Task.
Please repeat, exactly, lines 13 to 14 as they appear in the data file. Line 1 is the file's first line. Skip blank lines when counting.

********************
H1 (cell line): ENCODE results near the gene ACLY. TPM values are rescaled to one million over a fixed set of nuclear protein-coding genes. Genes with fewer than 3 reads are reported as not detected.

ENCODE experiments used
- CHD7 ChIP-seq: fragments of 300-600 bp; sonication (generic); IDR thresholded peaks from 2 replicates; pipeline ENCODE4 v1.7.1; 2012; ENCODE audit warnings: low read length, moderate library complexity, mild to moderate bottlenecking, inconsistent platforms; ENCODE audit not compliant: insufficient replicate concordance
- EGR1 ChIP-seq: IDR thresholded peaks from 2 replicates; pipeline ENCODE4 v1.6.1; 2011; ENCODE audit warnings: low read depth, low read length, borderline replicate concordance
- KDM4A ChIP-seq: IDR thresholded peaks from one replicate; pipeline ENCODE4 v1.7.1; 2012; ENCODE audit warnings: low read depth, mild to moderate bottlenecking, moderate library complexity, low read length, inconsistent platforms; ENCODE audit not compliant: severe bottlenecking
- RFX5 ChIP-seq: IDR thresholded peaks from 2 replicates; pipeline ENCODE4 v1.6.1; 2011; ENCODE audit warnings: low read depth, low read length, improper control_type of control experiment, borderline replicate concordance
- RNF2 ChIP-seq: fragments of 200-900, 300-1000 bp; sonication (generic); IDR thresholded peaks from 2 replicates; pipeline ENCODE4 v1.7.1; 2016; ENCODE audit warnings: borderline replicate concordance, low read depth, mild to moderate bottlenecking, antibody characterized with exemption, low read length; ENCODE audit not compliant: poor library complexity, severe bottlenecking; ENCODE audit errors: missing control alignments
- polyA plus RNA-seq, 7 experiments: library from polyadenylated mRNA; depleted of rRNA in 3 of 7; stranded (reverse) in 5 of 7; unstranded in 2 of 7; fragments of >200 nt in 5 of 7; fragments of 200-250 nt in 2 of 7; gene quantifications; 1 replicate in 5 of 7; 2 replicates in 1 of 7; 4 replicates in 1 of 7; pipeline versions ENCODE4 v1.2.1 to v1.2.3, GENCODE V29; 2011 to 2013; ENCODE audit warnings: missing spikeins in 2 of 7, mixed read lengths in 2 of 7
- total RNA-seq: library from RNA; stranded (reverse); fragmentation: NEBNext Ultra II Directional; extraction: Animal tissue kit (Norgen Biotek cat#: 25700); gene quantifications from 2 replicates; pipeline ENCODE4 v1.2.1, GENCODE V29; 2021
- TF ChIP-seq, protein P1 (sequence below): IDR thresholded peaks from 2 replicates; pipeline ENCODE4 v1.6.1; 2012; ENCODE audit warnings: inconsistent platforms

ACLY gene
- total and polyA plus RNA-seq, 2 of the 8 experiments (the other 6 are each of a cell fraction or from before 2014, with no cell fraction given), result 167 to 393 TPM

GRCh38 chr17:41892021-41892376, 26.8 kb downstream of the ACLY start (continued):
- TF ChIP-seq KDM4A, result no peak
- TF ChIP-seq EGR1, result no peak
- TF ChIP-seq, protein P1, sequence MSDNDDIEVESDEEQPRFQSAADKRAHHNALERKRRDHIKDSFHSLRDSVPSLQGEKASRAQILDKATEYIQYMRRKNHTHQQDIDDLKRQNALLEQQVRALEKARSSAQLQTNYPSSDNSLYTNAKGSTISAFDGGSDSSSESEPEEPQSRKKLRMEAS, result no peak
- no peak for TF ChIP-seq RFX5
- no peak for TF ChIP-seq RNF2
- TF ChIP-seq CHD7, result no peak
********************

GRCh38 chr17:41892021-41892376, 26.8 kb downstream of the ACLY start (continued):
- TF ChIP-seq KDM4A, result no peak